Panamanian golden frog
The Panamanian golden frog (Atelopus zeteki) is a critically endangered toad which is endemic to Panama. It has been considered a subspecies of A. varius, but is now generally regarded as a separate species. While the IUCN still lists it as critically endangered, it may have been extinct in the wild since 2009. Individuals have been collected for breeding in captivity in a bid to preserve the species.
Although known as a frog, the golden frog, despite being smooth-skinned and frog-like in appearance, is classified as a "true toad" (Bufonidae). Like other frogs and toads, the golden frog is capable of secreting poison to help protect themselves from predators. In the case of the golden frog, this is a water-soluble neurotoxin called zetekitoxin.
In dry habitat, the adult male measures 35 millimetres (1.4 in) to 40 millimetres (1.6 in) and weighs 3 grams (0.11 oz) to 5 grams (0.18 oz). The adult female ranges from 45 to 55 mm and from 4 to 7 g. It is larger in wet forests, where the male can grow to 48 mm and weigh up to 12 g, and the female can be as large as 63 mm and weigh up to 15 g. They inhabit tropical forest regions, particularly on mountains, near streams.
These frogs are unusual in that they communicate by a form of semaphore, waving at rivals and prospective mates, in addition to the sounds more usual among frogs. This adaptation is thought to have evolved in the golden frog because of the noise of the fast-moving streams which formed their natural habitat. Males tend to stay near the streams where breeding occurs, while in the non-breeding season females retreat into the forests. Males have a soft call they use to entice prospective mates, grabbing the female and hanging on when she crosses his path. If she is receptive, she will tolerate his amplexing; if not she will attempt to buck him off by arching the spine.
Amplexus can last from a few days to a couple of months, with ovipositioning usually taking place in shallow stream. Tadpoles emerge from the eggs after 2-10 days and bury themselves into crevices where they remain for up to two weeks. At this point, they become a blackish-gold coloration as melanin floods the dermal layers, giving the larvae protection from the sun. The larvae feed on algae until they metamorphose.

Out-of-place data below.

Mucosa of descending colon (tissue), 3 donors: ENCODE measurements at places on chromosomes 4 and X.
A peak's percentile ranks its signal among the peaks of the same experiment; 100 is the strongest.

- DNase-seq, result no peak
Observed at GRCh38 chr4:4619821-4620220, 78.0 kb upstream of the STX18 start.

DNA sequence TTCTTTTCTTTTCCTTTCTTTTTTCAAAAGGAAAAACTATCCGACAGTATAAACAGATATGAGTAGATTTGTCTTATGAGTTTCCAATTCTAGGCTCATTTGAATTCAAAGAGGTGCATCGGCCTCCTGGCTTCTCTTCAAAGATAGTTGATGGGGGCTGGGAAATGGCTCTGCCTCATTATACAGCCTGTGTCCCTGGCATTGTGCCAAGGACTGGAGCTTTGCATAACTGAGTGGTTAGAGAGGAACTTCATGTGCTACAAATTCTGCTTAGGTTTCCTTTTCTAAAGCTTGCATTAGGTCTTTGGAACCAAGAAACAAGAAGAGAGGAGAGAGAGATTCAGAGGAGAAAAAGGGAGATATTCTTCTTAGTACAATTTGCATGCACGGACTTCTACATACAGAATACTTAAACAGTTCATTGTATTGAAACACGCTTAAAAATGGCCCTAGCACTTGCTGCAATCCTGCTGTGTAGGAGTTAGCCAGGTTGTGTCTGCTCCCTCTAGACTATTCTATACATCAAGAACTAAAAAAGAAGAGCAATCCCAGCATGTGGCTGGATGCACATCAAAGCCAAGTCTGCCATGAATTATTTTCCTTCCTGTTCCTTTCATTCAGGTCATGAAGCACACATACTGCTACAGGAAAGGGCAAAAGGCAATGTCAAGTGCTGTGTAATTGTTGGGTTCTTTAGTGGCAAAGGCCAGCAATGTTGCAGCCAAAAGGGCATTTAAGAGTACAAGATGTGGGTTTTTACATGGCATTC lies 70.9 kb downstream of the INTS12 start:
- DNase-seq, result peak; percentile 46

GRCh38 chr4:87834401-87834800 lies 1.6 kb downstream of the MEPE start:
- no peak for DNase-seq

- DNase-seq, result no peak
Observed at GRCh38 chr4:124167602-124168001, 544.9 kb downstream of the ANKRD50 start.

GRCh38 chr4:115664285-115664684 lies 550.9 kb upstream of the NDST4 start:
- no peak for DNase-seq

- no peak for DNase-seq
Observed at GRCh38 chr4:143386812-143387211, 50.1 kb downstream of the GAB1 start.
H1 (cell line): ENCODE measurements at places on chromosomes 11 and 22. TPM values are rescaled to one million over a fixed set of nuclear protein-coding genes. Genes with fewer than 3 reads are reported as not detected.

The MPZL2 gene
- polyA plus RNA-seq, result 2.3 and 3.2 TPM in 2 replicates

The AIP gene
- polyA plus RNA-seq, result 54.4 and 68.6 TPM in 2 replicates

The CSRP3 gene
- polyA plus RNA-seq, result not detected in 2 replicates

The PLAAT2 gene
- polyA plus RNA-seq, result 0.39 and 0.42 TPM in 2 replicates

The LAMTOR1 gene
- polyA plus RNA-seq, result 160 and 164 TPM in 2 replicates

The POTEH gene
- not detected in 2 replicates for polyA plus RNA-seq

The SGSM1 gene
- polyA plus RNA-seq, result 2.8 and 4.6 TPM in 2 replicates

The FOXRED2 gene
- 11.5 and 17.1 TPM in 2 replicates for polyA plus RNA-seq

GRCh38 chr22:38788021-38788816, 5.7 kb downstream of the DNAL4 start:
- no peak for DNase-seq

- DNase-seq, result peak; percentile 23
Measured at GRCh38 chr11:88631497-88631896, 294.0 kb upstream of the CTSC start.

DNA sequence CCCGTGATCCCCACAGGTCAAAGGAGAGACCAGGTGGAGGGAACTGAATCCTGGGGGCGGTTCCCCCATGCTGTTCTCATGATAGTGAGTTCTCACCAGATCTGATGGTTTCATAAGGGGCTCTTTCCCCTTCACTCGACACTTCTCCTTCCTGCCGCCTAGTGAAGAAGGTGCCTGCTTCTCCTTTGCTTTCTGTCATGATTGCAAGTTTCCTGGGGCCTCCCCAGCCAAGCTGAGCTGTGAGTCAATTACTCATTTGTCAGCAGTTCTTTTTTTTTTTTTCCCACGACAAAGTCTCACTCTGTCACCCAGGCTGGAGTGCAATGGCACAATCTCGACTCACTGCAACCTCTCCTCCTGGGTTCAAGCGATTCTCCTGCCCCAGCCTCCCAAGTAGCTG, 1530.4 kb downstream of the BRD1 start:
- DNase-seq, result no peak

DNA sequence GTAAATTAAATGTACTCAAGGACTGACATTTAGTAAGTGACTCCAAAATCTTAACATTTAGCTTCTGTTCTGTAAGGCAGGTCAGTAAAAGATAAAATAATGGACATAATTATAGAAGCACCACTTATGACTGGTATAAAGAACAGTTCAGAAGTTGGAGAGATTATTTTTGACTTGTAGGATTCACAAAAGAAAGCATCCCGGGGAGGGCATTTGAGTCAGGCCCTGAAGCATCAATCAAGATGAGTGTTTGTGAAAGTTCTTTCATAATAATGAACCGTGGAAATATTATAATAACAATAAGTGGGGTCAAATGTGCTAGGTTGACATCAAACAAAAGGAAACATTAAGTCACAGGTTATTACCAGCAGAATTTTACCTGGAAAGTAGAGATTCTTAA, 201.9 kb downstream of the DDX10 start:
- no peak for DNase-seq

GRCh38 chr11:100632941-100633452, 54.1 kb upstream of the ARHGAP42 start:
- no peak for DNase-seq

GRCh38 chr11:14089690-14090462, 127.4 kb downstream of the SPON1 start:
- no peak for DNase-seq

The golden frog appears to socialize with other frogs using sounds from the throat and hand waving. This hand waving was investigated by a group of amphibian experts and appears to be used for a variety of social situations, from friendly waves to signals to back off. A fake frog with a moving hand was used, and after repeated hand waving, the authentic frog attacked.
The species was filmed for the very last time in the wild in 2007 by the BBC Natural History Unit for the series Life in Cold Blood by David Attenborough. The remaining few specimens were taken into captivity and the location of filming was kept secret to protect them from potential poachers.
Populations of amphibians, including the golden frog, suffered major declines possibly due to the fungal infection, chytridiomycosis, which is an invasive fungal pathogen that reached El Valle, the home of the Panamanian Golden Frog in 2006. Additional factors, such as habitat loss and pollution, may have also played a role.
"Project Golden Frog" is a conservation project involving scientific, educational, and zoological institutions in the Republic of Panama and United States. The intended outcomes of this project are: greater understanding of the golden frog, coordinated conservation effort by governmental agencies and non-governmental organizations, heightened awareness of current global amphibian declines, greater respect among Panamanians and global citizens concerning wildlife, and greater land preservation for threatened and endangered species throughout the world. This organization will use education, field studies, producing offspring through the already captive frogs, and offering financial support to help preserve these frogs.
The Panamanian golden frog is something of a national symbol, appearing on state lottery tickets and in local mythology. It is thought that when the frog dies it turns to gold. It is believed that the frog brings good luck to those fortunate enough to see it. In 2010 the Panamanian Government passed legislation recognizing August 14 as National Golden Frog Day. The main celebration event is marked annually by a parade in the streets of El Valle de Anton, and a display of golden frogs at the El Valle Amphibian Conservation Center in the El Nispero Zoo, El Valle.
- Savage, J.M. 2002. The Amphibians and Reptiles of Costa Rica. University of Chicago Press, Chicago. ISBN 0-226-73537-0
- The IUCN Red List of Threatened Species - Atelopus zeteki – Critically Endangered - Accessed February 4, 2008
- AmphibiaWeb: Mantella baroni - Panamanian Golden Frog
- San Diego Zoo website: sandiegozoo.org
- BBC News Online 2nd February 2008
- "Panama Amphibian Conservation Timeline". Panama Amphibian Rescue and Conservation Project. http://amphibianrescue.org/?page_id=57. Retrieved 2009-09-13.
- Happy First Annual National Golden Frog Day! Panama Amphibian Rescue and Conservation Project, 2010 Accessed September 28, 2010